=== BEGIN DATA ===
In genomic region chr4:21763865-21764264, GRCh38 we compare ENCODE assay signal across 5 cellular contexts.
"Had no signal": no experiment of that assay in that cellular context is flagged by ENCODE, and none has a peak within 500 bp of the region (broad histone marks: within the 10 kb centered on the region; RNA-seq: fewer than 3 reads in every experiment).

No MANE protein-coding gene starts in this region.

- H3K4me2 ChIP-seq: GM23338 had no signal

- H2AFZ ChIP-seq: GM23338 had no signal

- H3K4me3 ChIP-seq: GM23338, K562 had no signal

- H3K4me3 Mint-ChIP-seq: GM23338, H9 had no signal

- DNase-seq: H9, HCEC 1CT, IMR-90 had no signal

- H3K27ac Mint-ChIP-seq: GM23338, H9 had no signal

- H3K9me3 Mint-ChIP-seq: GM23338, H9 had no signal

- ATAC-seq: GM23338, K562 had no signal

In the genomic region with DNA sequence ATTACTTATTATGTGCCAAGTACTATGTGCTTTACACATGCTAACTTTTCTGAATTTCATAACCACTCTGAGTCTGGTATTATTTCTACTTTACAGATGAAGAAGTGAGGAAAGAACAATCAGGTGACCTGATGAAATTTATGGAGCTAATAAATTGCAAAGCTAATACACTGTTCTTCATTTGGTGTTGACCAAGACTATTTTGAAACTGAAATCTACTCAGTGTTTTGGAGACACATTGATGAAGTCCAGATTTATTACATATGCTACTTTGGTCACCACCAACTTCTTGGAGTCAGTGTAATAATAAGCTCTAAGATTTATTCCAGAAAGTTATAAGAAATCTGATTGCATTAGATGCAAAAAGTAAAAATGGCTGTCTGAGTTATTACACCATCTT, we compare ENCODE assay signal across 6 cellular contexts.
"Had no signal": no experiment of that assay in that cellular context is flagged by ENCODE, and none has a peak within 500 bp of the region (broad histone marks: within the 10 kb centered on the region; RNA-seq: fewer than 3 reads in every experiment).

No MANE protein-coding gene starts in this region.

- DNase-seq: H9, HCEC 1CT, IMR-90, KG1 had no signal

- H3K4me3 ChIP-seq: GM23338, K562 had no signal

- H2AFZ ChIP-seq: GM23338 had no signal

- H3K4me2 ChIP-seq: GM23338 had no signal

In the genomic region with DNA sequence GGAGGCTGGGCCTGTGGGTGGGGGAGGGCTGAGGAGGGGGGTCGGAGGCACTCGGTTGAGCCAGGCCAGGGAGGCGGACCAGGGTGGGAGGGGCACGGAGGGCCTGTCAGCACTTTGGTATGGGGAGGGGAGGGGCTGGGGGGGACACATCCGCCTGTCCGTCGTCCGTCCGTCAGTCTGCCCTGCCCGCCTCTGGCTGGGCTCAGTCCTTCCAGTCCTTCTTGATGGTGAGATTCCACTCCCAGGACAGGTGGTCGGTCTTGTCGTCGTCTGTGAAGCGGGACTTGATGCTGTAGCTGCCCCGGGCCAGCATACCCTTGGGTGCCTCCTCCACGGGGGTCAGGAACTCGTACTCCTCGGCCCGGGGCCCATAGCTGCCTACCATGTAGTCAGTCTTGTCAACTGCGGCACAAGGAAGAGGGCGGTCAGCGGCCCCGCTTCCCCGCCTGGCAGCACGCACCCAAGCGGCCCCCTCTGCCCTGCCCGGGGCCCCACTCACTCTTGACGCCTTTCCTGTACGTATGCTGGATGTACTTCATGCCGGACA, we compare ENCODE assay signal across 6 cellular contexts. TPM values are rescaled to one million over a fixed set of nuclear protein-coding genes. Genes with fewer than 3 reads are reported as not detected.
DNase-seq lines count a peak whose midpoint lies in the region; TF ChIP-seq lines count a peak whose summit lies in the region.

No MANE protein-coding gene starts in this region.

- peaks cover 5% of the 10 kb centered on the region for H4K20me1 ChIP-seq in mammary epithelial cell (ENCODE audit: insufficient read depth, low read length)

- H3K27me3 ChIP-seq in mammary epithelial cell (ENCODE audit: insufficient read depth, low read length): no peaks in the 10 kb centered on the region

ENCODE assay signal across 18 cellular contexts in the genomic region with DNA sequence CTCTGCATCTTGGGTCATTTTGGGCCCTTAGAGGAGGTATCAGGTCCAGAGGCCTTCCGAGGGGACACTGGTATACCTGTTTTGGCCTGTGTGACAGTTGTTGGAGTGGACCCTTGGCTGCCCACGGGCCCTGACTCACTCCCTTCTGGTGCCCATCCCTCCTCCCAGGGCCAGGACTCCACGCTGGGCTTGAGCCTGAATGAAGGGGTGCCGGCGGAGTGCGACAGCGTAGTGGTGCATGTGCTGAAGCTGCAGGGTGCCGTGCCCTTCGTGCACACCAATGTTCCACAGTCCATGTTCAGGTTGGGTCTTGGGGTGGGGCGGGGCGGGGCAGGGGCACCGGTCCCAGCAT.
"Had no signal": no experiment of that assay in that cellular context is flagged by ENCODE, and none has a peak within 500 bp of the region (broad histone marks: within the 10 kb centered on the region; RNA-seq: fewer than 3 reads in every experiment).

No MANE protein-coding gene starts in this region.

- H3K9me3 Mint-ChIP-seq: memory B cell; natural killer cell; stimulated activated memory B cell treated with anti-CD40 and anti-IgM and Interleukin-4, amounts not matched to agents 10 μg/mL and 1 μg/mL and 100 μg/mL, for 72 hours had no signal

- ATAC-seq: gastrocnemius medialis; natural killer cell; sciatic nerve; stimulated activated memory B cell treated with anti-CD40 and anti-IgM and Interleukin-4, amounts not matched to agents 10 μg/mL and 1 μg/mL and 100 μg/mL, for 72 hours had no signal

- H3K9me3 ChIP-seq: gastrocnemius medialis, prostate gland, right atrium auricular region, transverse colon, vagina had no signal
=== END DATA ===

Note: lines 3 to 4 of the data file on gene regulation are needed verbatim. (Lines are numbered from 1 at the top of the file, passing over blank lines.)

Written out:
No MANE protein-coding gene starts in this region.

- H3K4me2 ChIP-seq: GM23338 had no signal